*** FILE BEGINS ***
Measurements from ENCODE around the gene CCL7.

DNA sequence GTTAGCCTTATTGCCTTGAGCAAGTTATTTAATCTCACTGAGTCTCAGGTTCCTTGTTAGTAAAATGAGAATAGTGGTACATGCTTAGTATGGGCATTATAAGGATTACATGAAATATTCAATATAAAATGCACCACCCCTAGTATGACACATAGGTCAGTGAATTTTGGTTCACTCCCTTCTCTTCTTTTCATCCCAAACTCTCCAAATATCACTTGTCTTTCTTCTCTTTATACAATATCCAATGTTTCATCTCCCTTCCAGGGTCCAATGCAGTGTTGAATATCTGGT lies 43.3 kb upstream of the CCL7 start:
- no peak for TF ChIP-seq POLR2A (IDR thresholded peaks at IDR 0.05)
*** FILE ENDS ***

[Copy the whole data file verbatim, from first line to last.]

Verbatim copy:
Measurements from ENCODE around the gene CCL7.

DNA sequence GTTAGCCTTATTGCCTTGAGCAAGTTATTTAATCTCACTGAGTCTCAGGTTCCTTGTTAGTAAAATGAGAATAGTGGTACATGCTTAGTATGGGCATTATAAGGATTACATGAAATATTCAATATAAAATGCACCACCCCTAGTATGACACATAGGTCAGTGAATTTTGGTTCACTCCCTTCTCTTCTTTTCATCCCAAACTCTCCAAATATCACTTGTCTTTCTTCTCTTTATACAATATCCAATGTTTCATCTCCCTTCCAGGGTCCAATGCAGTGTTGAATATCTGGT lies 43.3 kb upstream of the CCL7 start:
- no peak for TF ChIP-seq POLR2A (IDR thresholded peaks at IDR 0.05)